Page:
Everyone should vote. Not voting implies a privilege of neutrality, and that these issues don’t affect someone because they are outside the problems facing the rest of the community. On that line, everyone should vote, but where one votes depends on their political situation: where they come from and who they support. I come from a place where my political party is the dominant one, so when I lived there, I never spent time engaging with my city’s local politics.
I registered to vote in Ohio, a nationally crucial swing state, to give my ballot new relevance in a less politically uniform place.
Register to vote here in Gambier to support your political party, because Ohio is a swing state and in national elections which elect congress members and presidents. And, if one registers to vote in Ohio for the midterm and general elections, then they should vote in local matters as well.
To say that we as students do not understand the issues in our local community because we have not lived here our whole lives is to admit ignorance that can be solved by learning about the candidates or initiatives. It also implies that the most valid opinions are those of older people, which is definitely not the case. If anything, youth should be more involved in promoting more relevant solutions to the problems of a world we are growing up in.
When Kenyon is described as a bubble, then it becomes more acceptable to act like it is a bubble—when, in reality, we are in Gambier and make up the majority population. We take up political space here whether we intend to or not; the question is whether or not we want to be intentional about it. Students participate in the economy by purchasing things in town, and hold jobs vital to running the Village. We are perceived to be separate because we cycle out of college every four years, but other students replace us. The decisions made on the local Village Council directly affect the students that are here, because the Village Council addresses issues from the mundane, such as the rules surrounding tree removal, to the more seriously impactful, such as contracting with the Sheriff’s department.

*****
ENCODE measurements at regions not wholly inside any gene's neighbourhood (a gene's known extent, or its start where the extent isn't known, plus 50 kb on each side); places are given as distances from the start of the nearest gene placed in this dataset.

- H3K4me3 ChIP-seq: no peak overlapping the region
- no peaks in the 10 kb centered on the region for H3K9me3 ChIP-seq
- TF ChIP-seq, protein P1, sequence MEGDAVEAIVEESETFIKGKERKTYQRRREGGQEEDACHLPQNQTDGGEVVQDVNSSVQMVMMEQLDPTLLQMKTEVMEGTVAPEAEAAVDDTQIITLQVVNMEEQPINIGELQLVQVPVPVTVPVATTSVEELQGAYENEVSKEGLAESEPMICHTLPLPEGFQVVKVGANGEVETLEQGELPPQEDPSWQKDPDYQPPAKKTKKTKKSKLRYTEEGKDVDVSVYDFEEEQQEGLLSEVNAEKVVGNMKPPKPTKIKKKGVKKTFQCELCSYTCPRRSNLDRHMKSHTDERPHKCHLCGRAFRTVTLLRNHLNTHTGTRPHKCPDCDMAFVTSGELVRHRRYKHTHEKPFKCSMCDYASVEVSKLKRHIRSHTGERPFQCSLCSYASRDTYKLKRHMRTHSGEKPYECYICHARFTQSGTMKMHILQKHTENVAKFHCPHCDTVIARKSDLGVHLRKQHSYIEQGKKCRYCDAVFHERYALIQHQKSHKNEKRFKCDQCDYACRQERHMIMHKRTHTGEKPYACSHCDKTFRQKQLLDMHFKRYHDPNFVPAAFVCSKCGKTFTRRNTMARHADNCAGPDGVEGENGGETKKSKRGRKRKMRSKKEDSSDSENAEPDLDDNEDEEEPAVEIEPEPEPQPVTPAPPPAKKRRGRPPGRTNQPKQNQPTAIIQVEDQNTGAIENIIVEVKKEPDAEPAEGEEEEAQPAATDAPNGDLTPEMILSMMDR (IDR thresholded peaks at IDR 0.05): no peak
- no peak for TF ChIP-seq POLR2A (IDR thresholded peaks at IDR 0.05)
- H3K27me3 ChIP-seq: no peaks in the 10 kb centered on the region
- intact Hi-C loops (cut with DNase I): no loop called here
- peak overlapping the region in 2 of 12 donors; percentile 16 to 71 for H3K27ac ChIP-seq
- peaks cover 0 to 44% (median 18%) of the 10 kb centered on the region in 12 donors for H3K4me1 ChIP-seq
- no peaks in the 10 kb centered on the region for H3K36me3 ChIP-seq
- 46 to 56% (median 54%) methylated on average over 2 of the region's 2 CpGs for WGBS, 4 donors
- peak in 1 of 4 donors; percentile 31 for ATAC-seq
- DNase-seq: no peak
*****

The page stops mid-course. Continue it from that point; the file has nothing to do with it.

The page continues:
Many Kenyon students I talked with worry about imposing their opinions upon the people that live here year round, and that to get involved in their local politics is to assume a privilege that we know better because we go to an elite school and might come from wealthy backgrounds. This ignores the real impact that participating in local politics can have in reducing the barrier to education and providing better jobs. It’s not that I think my views are more important than anyone else’s, but that I feel confident in my belief that schools across the United States should be better-funded.
I voted here because I worried that a school levy might not pass (it did), that arts programs might lose funding and that there would not be enough resources given to improving the school facilities. This matters to me whether I’m in my home city or in Gambier. The quality of the school doesn’t affect every local either, if they are old or don’t have children. Voting is about what you hold to be important, and many local issues we vote on are national issues part of a larger debate.
We may be relatively new to Gambier as students, but that doesn’t mean we can’t educate ourselves on what troubles the community is dealing with.
When one goes to the Community Center to vote, they affirm what it means to be a part of this community. What are the issues that are being voted on? What information can I find on these candidates or issues? The act of voting itself becomes a way of breaking down the barrier between Kenyon and the community, and promotes interaction with the relevant topics in Ohio politics. Everyone has a stake in this community and our nation. Vote and join the conversation.